Today, the feisty advocates at the Restaurant Opportunities Center (ROC), an organization founded in honor of the 73 employees of the Windows on the World restaurant who died on Sept. 11th, will be paying surprise visits to restaurants across the country that are members of the National Restaurant Association, including Capital Grille, Olive Garden, and Red Lobster. ROC and its allies will be calling on these employers to increase the minimum wage and allow workers to escape poverty.
July 24th, 2013 marks the fourth year that has passed without an increase in the federal minimum wage -- $7.25 per hour, or roughly $15,000 per year for a full-time worker. It's been 20 years since the minimum "tipped" wage has been increased ($2.13), thanks to opposition from the restaurant industry. While wages are stagnating health care costs and other expenses are on the rise.
Across the country, activists have fought to raise wages and improve working conditions, especially in the low-wage restaurant industry. Many fought to pass local ordinances that allow a few paid sick days for workers, a concept that is highly popular with voters.
But the restaurant industry has been fighting back with a coordinated, national campaign to pass laws in fourteen states that preempt local ordinances on worker wages and sick day benefits and the "other NRA," the National Restaurant Association, and the American Legislative Exchange Council (ALEC) are in the driver's seat.
Forty Percent of All Workers Have No Paid Sick Leave
Under current federal law only employees working 40 hours or more at businesses with at least 50 workers are allowed to take time off with pay when they are sick. About forty percent of U.S. workers cannot take a day off for themselves or their sick kids without risking being fired. Twenty-three percent of American workers have lost their jobs or have been threatened with job loss for taking time to care for themselves or a loved one, according to a new issue brief "Sick and Fired" by Family Values @ Work.
To address the problem, local activists passed paid sick day measures in Connecticut, and the cities of San Francisco, Washington DC, and Seattle. Just a few weeks ago, New York's City Council overrode a veto by Mayor Michael Bloomberg to pass a paid sick days law that goes into effect in 2014.
Paid sick day bills are being proposed in Maryland, Washington, Vermont, Oregon, and Massachusetts along with many municipalities. Unhappy at having to battle the issue state to state, city to city, the other NRA has decided to play dirty and use its lobbying might in coordination with ALEC legislators to pass state bills that preempt local ordinances. This is a tactic the group has used before to override local efforts to provide labeling laws for food safety and nutritional reasons.
The preemption concept was launched in August 2011 at an ALEC meeting in New Orleans. At that meeting, a Wisconsin bill that had passed earlier that year was shared with other state's legislators as a model for state override.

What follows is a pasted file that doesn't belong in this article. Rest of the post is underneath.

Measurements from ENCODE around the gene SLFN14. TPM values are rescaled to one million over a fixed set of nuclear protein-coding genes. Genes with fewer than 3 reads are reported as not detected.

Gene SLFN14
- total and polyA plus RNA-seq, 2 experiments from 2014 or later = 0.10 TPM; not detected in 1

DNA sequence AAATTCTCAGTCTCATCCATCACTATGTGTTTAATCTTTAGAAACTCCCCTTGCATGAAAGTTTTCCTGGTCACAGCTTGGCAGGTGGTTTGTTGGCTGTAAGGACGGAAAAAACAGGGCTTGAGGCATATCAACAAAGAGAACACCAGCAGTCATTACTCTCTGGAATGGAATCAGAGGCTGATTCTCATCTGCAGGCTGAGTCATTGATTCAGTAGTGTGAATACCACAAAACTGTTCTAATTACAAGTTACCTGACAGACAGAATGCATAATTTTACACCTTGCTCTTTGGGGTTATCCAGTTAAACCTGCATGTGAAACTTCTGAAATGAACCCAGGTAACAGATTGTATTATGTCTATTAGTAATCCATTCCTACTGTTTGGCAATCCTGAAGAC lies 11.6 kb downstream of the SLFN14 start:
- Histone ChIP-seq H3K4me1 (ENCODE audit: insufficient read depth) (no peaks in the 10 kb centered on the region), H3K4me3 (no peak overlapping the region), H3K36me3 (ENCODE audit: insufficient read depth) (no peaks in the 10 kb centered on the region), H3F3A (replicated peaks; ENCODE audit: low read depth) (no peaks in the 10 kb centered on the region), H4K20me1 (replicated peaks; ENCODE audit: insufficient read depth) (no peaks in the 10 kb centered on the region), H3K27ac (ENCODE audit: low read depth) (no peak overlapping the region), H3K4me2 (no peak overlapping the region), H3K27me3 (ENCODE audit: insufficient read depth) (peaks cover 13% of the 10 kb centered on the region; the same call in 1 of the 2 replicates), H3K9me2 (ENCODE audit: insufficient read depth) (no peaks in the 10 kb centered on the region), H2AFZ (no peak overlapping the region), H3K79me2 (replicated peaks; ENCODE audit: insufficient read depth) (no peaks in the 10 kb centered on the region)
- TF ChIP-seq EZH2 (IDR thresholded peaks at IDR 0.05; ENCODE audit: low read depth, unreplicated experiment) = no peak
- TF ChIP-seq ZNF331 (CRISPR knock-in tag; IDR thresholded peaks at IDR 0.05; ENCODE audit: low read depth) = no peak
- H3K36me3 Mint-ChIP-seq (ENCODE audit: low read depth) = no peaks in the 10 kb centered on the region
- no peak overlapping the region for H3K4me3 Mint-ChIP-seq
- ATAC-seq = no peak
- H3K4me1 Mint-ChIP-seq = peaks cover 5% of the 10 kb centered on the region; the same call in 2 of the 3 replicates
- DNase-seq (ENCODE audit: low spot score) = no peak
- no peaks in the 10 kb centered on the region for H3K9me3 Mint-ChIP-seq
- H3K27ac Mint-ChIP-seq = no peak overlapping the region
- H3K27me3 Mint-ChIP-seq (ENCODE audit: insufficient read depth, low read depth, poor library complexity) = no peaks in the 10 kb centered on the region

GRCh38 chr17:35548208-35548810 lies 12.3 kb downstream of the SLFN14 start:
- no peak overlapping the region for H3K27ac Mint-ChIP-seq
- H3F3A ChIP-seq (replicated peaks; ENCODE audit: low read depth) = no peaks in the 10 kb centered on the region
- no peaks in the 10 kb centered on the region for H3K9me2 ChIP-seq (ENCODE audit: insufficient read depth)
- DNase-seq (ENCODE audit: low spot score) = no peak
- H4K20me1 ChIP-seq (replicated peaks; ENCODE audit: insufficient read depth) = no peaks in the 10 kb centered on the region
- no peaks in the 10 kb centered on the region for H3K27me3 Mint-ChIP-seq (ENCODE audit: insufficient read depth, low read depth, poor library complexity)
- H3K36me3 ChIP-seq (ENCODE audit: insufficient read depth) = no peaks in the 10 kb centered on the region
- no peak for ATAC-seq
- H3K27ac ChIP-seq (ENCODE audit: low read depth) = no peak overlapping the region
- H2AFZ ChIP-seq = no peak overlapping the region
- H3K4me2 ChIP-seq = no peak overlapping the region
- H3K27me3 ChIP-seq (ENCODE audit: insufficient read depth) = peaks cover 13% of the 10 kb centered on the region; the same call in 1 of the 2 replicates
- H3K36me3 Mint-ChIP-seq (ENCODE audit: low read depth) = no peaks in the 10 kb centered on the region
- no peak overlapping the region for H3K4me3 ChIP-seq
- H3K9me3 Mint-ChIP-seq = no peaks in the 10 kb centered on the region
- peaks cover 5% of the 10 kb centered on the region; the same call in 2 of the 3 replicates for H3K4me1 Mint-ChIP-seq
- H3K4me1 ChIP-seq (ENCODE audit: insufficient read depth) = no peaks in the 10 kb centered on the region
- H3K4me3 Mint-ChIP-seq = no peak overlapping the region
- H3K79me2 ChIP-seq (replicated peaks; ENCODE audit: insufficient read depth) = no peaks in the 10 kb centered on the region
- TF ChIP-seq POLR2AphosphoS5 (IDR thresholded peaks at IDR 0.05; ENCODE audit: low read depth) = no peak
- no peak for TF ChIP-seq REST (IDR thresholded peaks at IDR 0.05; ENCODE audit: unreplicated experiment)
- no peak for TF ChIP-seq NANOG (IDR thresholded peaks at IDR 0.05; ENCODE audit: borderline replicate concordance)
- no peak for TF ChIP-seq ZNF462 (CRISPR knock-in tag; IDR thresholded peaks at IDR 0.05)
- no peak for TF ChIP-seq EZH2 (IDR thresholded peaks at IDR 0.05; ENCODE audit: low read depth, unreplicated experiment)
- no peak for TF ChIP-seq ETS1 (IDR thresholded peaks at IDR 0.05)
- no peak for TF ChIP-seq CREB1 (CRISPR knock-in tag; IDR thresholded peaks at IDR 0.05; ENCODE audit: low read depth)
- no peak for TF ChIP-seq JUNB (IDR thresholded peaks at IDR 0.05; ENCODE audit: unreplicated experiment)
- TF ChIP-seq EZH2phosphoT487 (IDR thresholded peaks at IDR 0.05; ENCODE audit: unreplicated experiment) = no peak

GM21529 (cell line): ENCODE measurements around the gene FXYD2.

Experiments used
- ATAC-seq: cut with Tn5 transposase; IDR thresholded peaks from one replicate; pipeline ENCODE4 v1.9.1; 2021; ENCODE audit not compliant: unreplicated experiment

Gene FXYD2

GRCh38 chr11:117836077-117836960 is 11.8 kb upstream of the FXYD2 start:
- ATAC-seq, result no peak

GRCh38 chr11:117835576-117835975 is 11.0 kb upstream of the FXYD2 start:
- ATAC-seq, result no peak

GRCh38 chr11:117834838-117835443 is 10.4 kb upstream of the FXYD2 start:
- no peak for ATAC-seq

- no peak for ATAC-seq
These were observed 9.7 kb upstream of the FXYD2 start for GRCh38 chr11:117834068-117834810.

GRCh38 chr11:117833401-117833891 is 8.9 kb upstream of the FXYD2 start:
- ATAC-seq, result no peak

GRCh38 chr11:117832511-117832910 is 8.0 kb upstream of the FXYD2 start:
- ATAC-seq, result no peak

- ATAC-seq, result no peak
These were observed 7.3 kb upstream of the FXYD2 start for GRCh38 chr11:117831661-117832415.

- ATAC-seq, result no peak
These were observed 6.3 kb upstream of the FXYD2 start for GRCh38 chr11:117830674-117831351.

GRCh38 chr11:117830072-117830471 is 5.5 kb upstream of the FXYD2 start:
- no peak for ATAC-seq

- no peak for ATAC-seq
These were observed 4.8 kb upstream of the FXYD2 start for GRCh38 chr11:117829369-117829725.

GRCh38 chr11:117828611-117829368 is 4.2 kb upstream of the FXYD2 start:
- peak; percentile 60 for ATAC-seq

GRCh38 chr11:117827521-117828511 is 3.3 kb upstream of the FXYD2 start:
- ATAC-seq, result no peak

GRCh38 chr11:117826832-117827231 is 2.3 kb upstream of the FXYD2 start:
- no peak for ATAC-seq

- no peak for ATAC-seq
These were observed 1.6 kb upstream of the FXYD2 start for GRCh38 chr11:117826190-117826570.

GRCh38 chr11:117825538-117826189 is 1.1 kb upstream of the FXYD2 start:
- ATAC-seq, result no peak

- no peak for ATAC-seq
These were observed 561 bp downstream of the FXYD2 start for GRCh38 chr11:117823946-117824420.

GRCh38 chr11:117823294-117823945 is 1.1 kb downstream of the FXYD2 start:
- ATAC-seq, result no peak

The Wisconsin bill was passed just a few months earlier at the urging of ALEC alum Governor Scott Walker and after a heavy lobbying effort by the state affiliate of the National Restaurant Association. That bill overturned a paid sick days referendum passed in Milwaukee in 2008 with over 70 percent of the popular vote. So much for "local control."
"Paid Family Medical Leave" was the only agenda item for the ALEC Labor and Business Regulation subcommittee in August 2011. A state National Restaurant Association executive was part of the panel, and legislators attending the meeting were handed a target list and map of state and local paid sick leave policies prepared by the NRA.
Bills Block Cities and Counties from Providing Paid Sick Day Protections
The NRA/ALEC effort to preempt local paid sick day ordinance is spreading. Their fingerprints have been found on bills across the nation. Some bills override not only paid sick days, but living wage ordinances, wage-theft ordinances and more.
Alabama: the Alabama Restaurant Association is pushing a preemption bill to stop local paid sick days ordinances.
Connecticut: the Connecticut Restaurant Association lobbied vigorously against a paid sick days law passed in 2011.
Florida: the recently passed preemption bill was written with the help of Darden, the parent company for Olive Garden and Red Lobster.
Indiana: the Indiana Restaurant and Lodging Association pushed to pass a state preemption bill.
Kansas: the Kansas Restaurant & Hospitality Association (KRHA) wrote a letter to the governor asking him to support a state preemption bill.
Louisiana: the Louisiana Restaurant Association (LRA) gave $2,750 to the campaign of a preemption bill sponsor. The LRA is a sponsor of ALEC and the LRA CEO spoke at the ALEC meeting in 2011 where a preemption model bill was distributed.
North Carolina: The legislature is currently considering a bill to preempt cities and counties from requiring contractors provide their workers paid sick days or pay a minimum wage.
Tennessee: Tennessee Hospitality Association worked to pass a preemption bill. Sponsors of the bill received campaign donations from Tennessee Hospitality Association (log in required on TN web page).
Washington: the Washington Restaurant Association fought against the Seattle paid sick days ordinance.
Wisconsin: the Wisconsin Restaurant Association helped to pass the state preemption bill against paid sick days.